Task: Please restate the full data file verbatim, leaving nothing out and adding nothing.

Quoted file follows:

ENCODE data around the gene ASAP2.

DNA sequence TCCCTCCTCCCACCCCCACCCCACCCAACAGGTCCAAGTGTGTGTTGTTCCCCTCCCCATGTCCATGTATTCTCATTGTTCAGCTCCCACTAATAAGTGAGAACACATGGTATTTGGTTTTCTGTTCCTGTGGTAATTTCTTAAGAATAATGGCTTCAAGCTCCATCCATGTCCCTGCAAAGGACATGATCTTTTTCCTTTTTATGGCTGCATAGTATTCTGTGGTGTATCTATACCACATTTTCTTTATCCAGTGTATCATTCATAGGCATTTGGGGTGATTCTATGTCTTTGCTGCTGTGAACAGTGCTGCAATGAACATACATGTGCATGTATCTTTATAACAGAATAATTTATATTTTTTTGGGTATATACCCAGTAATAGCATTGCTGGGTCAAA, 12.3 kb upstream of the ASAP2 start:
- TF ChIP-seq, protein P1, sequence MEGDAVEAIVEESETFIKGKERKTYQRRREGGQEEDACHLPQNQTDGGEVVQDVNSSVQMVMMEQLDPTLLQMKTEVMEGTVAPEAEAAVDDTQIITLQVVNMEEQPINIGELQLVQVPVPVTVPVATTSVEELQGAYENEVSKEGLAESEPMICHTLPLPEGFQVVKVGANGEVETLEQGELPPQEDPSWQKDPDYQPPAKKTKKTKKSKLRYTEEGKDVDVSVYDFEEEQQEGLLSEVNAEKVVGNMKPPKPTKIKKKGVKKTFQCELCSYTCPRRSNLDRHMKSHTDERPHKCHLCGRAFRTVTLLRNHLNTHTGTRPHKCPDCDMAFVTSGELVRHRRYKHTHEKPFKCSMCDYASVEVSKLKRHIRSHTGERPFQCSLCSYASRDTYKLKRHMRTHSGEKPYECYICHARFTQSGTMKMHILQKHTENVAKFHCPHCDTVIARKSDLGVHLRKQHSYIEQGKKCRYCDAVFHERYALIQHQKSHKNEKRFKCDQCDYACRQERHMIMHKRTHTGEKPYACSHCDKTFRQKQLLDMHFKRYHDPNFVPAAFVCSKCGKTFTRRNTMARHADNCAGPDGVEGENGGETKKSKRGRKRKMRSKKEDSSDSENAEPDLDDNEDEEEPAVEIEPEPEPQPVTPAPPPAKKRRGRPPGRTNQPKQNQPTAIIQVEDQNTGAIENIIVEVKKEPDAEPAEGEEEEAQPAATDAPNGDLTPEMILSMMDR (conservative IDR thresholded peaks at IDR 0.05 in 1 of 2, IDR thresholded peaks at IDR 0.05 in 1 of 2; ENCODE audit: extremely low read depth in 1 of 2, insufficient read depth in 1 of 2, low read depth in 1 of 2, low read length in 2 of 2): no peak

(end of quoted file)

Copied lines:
ENCODE data around the gene ASAP2.

DNA sequence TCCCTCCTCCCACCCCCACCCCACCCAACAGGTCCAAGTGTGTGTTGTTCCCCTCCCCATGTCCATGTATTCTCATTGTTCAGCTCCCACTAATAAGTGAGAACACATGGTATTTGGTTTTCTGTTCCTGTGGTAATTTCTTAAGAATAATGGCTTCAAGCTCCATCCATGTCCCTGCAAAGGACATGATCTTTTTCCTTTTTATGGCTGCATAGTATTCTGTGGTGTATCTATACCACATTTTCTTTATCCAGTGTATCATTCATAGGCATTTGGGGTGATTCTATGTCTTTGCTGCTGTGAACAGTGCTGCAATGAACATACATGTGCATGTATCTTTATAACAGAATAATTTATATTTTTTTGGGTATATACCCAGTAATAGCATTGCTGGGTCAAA, 12.3 kb upstream of the ASAP2 start:
- TF ChIP-seq, protein P1, sequence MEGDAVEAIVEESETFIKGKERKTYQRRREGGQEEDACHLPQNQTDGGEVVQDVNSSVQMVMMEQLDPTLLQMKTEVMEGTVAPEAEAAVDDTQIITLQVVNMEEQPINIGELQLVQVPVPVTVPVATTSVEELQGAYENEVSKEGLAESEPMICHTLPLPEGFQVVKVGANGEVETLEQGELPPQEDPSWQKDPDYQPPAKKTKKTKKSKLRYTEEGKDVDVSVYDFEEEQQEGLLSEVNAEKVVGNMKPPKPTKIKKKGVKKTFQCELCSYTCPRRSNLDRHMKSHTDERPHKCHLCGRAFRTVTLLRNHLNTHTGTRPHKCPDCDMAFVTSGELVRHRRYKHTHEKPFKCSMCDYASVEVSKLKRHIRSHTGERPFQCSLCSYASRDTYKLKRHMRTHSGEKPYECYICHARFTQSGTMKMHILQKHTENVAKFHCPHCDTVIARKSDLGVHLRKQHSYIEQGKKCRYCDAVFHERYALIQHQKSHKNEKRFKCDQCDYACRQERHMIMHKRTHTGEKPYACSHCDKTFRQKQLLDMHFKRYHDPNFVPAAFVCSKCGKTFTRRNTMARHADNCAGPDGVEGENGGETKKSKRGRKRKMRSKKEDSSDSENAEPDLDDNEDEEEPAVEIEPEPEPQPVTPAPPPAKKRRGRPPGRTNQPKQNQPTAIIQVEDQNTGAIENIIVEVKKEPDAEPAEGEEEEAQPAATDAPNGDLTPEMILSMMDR (conservative IDR thresholded peaks at IDR 0.05 in 1 of 2, IDR thresholded peaks at IDR 0.05 in 1 of 2; ENCODE audit: extremely low read depth in 1 of 2, insufficient read depth in 1 of 2, low read depth in 1 of 2, low read length in 2 of 2): no peak